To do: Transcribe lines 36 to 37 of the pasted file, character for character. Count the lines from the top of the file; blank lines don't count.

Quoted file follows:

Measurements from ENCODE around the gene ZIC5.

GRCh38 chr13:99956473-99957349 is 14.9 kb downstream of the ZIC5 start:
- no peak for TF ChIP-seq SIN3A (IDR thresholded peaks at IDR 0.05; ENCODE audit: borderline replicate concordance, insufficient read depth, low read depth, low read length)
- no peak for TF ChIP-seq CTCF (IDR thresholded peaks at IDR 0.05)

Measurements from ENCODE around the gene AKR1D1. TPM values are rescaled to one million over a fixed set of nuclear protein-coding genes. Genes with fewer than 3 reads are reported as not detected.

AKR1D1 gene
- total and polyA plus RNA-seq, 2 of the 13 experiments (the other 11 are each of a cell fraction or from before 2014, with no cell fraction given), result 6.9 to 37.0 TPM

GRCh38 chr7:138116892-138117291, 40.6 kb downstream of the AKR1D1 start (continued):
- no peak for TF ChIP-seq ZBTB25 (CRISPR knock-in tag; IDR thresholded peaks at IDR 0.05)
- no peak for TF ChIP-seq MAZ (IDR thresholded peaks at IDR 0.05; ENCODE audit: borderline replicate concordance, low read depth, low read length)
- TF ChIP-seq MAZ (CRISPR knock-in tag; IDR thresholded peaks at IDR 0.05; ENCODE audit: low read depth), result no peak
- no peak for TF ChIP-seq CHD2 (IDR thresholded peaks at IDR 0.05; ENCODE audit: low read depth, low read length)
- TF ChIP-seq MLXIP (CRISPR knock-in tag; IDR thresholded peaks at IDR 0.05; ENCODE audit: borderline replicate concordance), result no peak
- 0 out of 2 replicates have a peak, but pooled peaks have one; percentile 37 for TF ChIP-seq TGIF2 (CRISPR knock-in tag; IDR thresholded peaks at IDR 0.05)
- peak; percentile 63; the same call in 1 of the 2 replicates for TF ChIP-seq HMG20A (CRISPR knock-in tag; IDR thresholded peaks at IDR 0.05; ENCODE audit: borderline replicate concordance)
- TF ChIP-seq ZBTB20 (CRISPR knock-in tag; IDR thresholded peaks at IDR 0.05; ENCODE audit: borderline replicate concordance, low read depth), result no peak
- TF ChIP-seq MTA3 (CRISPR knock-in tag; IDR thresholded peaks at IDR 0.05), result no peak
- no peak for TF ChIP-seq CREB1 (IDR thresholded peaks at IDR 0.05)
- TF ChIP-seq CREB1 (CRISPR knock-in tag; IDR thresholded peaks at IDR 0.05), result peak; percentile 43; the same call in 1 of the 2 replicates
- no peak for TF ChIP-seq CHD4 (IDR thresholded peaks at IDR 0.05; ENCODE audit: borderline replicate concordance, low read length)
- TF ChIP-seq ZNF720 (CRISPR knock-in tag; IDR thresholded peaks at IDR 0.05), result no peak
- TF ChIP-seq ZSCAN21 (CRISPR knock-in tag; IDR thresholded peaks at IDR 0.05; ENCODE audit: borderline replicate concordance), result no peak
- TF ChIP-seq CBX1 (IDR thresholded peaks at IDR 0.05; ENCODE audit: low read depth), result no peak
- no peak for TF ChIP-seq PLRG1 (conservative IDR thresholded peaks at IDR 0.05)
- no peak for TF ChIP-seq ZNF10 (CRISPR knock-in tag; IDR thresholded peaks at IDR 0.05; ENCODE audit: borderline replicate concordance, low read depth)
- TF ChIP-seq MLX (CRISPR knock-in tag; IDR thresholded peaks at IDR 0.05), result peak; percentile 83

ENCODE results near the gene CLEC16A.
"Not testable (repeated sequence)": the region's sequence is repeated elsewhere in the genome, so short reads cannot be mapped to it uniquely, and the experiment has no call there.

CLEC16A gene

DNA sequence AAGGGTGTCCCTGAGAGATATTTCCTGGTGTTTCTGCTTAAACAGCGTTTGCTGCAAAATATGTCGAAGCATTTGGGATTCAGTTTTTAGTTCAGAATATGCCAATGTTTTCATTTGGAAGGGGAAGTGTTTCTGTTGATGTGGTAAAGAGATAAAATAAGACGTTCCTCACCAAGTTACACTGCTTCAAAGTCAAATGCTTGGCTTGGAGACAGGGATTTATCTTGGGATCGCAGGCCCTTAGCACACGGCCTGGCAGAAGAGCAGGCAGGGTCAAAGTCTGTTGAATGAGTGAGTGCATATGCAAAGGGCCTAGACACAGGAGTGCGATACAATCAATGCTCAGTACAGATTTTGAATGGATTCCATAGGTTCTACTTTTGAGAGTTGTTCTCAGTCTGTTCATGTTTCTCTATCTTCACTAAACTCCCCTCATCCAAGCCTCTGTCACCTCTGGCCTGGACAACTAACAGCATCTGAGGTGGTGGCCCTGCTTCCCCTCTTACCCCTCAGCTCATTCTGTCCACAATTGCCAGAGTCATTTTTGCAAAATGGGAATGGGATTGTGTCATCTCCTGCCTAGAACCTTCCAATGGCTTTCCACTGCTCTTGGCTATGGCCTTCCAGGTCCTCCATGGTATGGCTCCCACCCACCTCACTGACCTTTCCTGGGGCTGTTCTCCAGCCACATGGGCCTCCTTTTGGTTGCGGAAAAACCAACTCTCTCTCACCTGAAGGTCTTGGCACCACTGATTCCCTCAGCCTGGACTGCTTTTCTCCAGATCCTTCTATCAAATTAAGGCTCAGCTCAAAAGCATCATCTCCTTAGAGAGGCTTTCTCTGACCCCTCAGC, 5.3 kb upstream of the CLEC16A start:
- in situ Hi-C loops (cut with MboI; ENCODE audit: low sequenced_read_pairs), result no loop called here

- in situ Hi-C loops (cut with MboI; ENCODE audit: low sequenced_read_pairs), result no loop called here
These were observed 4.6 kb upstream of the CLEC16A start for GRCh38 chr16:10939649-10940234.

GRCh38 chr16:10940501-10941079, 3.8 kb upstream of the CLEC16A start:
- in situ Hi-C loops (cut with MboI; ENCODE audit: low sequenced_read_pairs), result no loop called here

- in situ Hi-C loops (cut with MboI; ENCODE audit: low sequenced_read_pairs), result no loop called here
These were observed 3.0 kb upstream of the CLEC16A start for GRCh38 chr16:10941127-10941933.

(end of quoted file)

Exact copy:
- in situ Hi-C loops (cut with MboI; ENCODE audit: low sequenced_read_pairs), result no loop called here
These were observed 3.0 kb upstream of the CLEC16A start for GRCh38 chr16:10941127-10941933.